Hedge Fund Portfolio Manager Pleads Guilty to Securities Fraud
Primary Source of Investor Money Came From Individual Retirement Accounts
Ward Onsa, the portfolio manager of New Century Hedge Fund Partners, LP, pleaded guilty today to securities fraud after soliciting more than $5 million as part of an investor Ponzi scheme. Onsa entered his plea before the Hon. Dora L. Irizarry, United States District Judge, at the United States Courthouse in Brooklyn.
The guilty plea was announced by Loretta E. Lynch, United States Attorney for the Eastern District of New York, and Janice K. Fedarcyk, Assistant Director-in-Charge, Federal Bureau of Investigation, New York Field Office.
According to the indictment, the defendant operated the investment firm Ward Onsa & Company until 2005 when a series of trading losses and default judgments bankrupted the entity. Thereafter, Onsa organized the New Century Hedge Fund and, between 2005 and 2010, solicited and received over $5 million in investor funds, primarily from Individual Retirement Accounts. Onsa told the investors that their retirement funds would be used to purchase securities, futures contracts and options designed to profit when the Dow Jones Industrial Average reached 10,748. Onsa’s trading theory was that the market would not go above this level. As the market surged past 10,748, however, the investments that the defendant made with his investors’ retirement money plummeted into insolvency.
While the investors were losing their money, the defendant funneled money from the Fund to himself and the defunct Ward Onsa & Company. Onsa further agreed to loan his early investors in New Century $2.6 million from newer investors’ money. Instead of disclosing the losses, the payments to Ward Onsa & Company or the $2.6 million loan, Onsa issued fake statements to investors showing consistent and steady earnings in the market. Onsa continued to solicit additional money from investors through 2010 and used that new capital to pay back the losses of the early investors.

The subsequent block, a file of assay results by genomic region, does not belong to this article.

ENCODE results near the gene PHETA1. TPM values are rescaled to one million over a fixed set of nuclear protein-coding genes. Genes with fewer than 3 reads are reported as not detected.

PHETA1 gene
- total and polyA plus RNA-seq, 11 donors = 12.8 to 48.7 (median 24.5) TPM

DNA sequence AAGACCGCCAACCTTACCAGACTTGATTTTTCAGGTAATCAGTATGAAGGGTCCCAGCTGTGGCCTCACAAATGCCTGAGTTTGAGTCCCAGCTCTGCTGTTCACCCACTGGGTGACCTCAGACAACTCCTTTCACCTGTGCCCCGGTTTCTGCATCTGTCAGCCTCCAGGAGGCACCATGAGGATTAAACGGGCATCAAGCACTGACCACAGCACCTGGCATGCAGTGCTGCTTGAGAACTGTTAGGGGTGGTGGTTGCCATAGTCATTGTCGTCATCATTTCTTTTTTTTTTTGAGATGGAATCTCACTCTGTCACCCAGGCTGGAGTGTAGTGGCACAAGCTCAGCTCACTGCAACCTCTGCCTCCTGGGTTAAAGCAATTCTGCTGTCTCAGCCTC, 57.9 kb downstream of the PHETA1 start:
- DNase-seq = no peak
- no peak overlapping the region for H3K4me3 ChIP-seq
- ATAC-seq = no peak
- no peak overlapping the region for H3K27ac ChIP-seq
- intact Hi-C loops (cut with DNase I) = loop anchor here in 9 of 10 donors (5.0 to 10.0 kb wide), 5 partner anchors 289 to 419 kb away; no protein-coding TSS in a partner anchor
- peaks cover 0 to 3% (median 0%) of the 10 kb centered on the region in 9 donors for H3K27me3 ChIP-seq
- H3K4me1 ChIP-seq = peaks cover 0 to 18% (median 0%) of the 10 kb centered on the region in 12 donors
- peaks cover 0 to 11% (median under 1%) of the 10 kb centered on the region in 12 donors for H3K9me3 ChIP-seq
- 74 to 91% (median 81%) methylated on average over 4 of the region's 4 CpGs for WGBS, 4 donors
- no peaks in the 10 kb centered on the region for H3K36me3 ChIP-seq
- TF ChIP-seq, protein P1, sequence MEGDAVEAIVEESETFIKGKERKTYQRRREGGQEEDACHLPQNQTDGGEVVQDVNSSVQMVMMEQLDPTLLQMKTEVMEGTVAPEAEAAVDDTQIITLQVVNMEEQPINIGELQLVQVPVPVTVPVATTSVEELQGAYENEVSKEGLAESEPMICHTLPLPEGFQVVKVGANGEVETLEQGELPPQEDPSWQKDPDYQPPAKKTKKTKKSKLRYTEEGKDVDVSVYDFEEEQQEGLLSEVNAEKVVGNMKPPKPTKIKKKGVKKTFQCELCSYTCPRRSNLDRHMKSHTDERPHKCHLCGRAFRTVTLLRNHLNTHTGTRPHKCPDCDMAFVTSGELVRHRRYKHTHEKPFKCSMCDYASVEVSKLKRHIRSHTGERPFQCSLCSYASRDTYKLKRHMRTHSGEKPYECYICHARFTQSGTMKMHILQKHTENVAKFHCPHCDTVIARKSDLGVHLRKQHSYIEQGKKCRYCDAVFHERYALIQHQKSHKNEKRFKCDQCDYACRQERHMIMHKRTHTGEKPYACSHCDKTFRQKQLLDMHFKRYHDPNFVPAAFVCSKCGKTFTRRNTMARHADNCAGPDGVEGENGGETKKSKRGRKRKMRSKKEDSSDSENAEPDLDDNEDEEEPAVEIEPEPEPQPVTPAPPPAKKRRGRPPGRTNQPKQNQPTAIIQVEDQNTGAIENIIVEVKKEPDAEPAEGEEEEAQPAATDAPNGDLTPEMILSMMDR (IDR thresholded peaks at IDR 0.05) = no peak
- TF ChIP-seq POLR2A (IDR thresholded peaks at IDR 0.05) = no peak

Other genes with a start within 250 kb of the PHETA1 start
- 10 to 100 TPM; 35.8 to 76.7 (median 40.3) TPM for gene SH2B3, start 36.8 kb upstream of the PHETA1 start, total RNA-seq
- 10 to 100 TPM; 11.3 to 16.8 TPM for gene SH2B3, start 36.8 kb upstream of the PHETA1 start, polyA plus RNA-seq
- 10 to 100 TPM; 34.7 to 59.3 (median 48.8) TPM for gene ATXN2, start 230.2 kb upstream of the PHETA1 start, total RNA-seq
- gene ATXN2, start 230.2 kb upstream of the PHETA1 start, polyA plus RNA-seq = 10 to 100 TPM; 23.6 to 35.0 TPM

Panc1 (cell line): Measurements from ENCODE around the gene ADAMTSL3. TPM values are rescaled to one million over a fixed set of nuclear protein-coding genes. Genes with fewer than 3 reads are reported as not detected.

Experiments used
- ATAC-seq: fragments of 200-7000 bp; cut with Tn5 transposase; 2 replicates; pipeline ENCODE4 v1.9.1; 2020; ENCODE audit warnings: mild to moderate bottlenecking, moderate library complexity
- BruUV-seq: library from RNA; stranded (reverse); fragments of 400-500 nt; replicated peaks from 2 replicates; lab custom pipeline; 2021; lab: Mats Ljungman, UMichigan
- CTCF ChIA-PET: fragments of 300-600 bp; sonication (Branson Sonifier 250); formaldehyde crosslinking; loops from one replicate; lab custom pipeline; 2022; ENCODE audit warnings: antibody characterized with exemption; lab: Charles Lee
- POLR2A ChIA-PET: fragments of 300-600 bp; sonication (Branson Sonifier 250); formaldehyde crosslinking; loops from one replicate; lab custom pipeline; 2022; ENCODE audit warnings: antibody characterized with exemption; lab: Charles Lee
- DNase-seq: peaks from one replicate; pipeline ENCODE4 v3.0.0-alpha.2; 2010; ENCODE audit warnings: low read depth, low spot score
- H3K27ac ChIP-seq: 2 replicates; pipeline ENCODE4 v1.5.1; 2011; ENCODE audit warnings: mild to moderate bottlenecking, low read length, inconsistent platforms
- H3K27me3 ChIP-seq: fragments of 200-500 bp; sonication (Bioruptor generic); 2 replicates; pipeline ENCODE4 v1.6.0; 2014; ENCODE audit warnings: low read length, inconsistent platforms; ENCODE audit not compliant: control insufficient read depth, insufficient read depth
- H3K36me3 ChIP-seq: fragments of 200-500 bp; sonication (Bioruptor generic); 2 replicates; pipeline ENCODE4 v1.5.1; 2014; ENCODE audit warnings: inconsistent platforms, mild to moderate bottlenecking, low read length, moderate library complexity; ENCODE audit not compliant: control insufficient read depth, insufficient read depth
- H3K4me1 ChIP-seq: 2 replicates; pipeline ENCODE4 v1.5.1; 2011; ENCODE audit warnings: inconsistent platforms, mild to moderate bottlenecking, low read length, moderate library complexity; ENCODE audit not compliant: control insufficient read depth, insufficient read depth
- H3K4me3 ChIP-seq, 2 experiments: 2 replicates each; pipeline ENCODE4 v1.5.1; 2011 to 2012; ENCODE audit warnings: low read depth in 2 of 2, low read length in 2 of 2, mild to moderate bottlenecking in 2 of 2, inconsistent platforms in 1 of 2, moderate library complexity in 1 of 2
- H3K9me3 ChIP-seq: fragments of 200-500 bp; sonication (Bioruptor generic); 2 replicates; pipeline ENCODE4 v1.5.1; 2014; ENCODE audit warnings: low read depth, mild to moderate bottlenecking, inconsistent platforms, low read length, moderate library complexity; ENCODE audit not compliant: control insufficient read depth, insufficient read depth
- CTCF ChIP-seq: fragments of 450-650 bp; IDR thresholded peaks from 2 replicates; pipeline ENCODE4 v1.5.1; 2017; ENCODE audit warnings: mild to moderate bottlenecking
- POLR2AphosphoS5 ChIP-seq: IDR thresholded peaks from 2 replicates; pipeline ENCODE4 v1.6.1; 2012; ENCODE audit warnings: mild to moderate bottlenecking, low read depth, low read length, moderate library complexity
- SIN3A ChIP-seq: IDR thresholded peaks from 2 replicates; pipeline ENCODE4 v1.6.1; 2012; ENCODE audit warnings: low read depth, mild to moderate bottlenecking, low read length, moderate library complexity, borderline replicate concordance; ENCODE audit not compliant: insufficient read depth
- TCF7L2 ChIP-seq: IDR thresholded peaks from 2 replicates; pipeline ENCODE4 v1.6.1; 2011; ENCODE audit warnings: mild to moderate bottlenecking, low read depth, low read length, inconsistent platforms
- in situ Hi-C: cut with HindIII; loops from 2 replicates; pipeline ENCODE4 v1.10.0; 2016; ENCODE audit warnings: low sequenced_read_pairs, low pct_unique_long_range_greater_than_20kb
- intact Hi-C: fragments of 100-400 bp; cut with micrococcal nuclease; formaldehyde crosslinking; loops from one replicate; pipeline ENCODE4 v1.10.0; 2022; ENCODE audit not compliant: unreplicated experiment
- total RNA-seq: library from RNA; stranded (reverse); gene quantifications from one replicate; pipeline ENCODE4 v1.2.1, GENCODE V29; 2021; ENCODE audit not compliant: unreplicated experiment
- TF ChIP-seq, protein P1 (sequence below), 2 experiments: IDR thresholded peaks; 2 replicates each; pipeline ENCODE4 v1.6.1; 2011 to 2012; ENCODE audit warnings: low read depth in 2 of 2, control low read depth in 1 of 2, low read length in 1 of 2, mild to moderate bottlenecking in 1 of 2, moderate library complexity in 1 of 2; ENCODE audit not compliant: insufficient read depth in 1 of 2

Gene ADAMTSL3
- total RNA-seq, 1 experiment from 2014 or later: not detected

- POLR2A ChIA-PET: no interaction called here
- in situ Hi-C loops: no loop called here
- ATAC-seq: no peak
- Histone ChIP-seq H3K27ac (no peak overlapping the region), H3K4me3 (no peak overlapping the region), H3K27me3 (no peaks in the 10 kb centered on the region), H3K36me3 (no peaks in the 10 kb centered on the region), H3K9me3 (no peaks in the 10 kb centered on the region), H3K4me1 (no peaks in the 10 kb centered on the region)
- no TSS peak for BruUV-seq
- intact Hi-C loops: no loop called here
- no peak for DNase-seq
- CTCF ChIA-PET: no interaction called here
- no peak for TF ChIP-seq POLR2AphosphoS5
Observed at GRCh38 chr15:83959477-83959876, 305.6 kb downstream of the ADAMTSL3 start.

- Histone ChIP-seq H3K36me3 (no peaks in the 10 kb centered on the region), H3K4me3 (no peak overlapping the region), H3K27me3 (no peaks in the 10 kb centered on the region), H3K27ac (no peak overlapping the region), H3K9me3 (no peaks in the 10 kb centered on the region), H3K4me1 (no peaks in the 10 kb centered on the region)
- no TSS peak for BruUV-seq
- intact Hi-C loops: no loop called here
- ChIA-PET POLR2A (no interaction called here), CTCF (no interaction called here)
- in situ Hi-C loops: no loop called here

“Retirement accounts represent hard earned dollars set aside for an uncertain future. Through a web of lies and deceit, the defendant targeted those funds to line his own pockets and prop up his failed investments. The defendant’s criminal decision to tap investors’ IRA accounts as part of his Ponzi scheme reaffirms this Office’s resolve to vigorously investigate and prosecute fraud in the securities and commodities markets,” stated United States Attorney Lynch.
FBI Assistant Director-in-Charge Fedarcyk stated, “The defendant continued to solicit investors by showing fictitious gains, both while the fund was losing money and after he had ceased to invest at all. Luring new investors to pay off earlier ones is the classic Ponzi.”
The defendant faces a maximum sentence of 20 years’ imprisonment on the securities fraud charge.
The government’s case was prosecuted by Assistant United States Attorney Patrick Sean Sinclair.
This case was brought in coordination with President Barack Obama’s Financial Fraud Enforcement Task Force. President Obama established the interagency task force to wage an aggressive, coordinated and proactive effort to investigate and prosecute financial crimes. The task force includes representatives from a broad range of federal agencies, regulatory authorities, inspectors general, and state and local law enforcement who, working together, bring to bear a powerful array of criminal and civil enforcement resources. The task force is working to improve efforts across the federal executive branch, and with state and local partners, to investigate and prosecute significant financial crimes, ensure just and effective punishment for those who perpetrate financial crimes, combat discrimination in the lending and financial markets, and recover proceeds for victims of financial crimes.
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